- Oxford Library of Psychology
- Oxford Library of Psychology
- About the Editors
- Introduction to The Oxford Handbook of Cognitive Neuroscience: Cognitive Neuroscience: Where Are We Now?
- Salience, State, and Expression: The Influence of Specific Aspects of Emotion on Attention and Perception
- Emotion: Generation or Construction?
- The Neuroscience of Emotion Regulation: Basic Mechanisms and Their Role in Development, Aging, and Psychopathology
- The Impact of Emotion on Cognition
- Genetics and Emotion
- Visceromotor Sensation and Control
- Development of Emotion and Social Reasoning in Adolescence
- Perception of Nonverbal Cues
- Face Recognition
- The Cognitive and Neural Basis of Impression Formation
- Theory of Mind: How Brains Think about Thoughts
- The Pleasures and Pains of Social Interactions: A Social Cognitive Neuroscience Perspective
- The Neural Underpinnings of the Experience of Empathy: Lessons for Psychopathy
- Mirror Neurons and the Perception–Action Link
- The Early Development of the Brain Bases for Social Cognition
- Conflict Monitoring and Cognitive Control
- Hierarchical Cognitive Control and the Functional Organization of the Frontal Cortex
- Decision Neuroscience
- Expectancies and Beliefs: Insights from Cognitive Neuroscience
- Cognitive Neuroscience of Numerical Cognition
- Psychopharmacology of Cognition
- Attention Deficit/Hyperactivity Disorder (ADHD)
- Post-Traumatic Stress Disorder (PTSD)
- Generalized Anxiety Disorder and Social Phobia Considered from a Cognitive Neuroscience Perspective
- The Neurobiology of Obsessive-Compulsive Disorder
- Epilogue to The Oxford Handbook of Cognitive Neuroscience Cognitive Neuroscience: Where Are We Going?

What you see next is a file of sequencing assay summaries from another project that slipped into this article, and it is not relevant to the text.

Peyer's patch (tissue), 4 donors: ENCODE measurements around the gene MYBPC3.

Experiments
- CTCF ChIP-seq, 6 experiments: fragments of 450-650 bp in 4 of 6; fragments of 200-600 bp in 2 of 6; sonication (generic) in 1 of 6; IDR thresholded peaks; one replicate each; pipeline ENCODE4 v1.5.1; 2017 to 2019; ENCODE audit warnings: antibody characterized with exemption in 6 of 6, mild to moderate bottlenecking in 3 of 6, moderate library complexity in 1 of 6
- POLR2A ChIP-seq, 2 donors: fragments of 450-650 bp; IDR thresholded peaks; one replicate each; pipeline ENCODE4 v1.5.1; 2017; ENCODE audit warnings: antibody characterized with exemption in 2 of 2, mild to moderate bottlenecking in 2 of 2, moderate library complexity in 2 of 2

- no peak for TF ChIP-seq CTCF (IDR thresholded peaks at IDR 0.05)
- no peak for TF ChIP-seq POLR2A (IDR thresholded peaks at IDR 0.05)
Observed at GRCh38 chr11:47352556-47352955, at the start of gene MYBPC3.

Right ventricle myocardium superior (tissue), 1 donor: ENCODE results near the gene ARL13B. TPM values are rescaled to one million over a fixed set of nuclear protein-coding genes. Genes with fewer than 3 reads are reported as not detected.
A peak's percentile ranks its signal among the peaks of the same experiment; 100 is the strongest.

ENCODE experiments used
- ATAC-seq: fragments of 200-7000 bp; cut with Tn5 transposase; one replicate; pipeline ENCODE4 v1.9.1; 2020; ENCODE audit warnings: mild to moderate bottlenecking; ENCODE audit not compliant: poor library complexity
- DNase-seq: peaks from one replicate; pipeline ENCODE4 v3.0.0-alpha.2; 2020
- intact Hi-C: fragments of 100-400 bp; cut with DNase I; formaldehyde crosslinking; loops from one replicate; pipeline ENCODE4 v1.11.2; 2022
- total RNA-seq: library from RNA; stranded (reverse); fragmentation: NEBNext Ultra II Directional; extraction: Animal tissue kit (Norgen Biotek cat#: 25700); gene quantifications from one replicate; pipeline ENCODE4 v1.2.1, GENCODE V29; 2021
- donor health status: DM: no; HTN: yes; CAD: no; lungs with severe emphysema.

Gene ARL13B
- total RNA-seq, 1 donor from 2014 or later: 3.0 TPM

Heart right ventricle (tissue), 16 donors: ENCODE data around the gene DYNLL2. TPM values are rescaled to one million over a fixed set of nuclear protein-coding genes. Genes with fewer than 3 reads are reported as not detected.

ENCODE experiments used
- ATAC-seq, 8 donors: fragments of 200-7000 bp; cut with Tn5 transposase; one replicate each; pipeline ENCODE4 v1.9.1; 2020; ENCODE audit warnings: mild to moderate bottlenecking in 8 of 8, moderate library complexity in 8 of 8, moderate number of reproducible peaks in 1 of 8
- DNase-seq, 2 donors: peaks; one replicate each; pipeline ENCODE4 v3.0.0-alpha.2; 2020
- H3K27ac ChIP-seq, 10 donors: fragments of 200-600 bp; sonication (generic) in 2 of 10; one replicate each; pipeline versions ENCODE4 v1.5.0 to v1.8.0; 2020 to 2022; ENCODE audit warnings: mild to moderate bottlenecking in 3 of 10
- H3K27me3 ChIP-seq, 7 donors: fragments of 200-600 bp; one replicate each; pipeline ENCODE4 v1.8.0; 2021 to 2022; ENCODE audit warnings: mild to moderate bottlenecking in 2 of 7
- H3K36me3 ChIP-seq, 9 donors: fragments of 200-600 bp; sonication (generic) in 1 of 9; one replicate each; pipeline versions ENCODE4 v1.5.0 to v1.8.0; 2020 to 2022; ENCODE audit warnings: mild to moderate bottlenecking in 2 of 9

Abstract and Keywords
People rapidly form evaluative impressions of other people from minimal information. In the last decade, many cognitive neuroscience studies have explored the neural underpinnings of how impressions of other people, or person impressions, are made. This chapter reviews studies on the forming of impressions from facial appearance and from behavioral information. Across studies on impressions made from facial appearance, the most consistently activated brain regions include the amygdala, nucleus accumbens, medial orbitofrontal cortex, medial prefrontal cortex (PFC), and pregenual anterior cingulate cortex. Across studies on impressions made from behavioral information, the most consistently activated region is the dorsomedial PFC. Several studies have also identified the amygdala and ventromedial PFC as being critical in the updating of person impressions. The chapter concludes with a discussion of outstanding questions regarding the neural basis of forming impressions.
Alexander T. Todorov is a professor in the Departments of Neurology and Psychology at Princeton University in Princeton, NJ.
Peter Mende-Siedlecki is a professor in the Department of Psychology at Princeton University in Princeton, NJ.
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